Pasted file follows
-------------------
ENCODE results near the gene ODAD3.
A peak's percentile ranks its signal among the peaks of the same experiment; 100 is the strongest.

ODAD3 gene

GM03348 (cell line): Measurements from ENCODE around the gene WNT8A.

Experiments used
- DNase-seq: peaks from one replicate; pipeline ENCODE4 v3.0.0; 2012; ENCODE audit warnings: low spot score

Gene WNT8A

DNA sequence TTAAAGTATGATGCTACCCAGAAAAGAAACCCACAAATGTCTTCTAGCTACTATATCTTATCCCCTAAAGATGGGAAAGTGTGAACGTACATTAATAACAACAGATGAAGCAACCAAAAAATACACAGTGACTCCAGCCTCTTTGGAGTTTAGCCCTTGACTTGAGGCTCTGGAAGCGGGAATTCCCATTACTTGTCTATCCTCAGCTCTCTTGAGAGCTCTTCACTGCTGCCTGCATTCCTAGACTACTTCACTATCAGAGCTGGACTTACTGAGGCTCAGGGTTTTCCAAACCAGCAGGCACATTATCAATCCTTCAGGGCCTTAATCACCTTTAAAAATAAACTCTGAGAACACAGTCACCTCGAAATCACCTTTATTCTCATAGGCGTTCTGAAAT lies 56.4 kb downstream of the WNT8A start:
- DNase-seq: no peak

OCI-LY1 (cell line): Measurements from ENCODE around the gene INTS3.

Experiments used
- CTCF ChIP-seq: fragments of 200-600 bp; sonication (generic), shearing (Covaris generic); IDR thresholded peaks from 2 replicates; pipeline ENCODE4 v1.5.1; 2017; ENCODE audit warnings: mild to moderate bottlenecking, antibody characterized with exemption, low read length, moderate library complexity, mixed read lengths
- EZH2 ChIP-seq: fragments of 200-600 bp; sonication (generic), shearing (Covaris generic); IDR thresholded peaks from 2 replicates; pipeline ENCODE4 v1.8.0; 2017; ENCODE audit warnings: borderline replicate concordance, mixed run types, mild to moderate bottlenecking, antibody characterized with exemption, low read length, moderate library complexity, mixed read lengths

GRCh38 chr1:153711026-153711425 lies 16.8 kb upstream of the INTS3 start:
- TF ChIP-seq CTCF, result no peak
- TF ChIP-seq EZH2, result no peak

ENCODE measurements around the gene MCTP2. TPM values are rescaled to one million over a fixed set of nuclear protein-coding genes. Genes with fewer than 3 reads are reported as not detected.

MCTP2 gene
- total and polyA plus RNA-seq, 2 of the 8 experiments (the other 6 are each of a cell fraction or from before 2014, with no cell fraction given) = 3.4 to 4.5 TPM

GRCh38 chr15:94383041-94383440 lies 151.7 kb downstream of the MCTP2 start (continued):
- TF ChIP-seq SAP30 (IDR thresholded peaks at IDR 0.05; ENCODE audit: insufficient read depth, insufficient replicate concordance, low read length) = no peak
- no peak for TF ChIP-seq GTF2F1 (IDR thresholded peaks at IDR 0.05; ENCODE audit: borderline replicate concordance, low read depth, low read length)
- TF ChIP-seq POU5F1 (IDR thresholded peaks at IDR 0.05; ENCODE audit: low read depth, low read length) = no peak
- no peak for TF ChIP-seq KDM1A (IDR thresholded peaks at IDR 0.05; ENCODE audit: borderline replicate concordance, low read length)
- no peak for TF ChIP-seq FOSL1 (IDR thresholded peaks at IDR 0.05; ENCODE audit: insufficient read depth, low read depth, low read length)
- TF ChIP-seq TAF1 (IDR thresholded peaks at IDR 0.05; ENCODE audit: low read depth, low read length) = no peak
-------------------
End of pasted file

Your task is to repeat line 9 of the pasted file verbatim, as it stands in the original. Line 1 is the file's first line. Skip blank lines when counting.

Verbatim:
- DNase-seq: no peak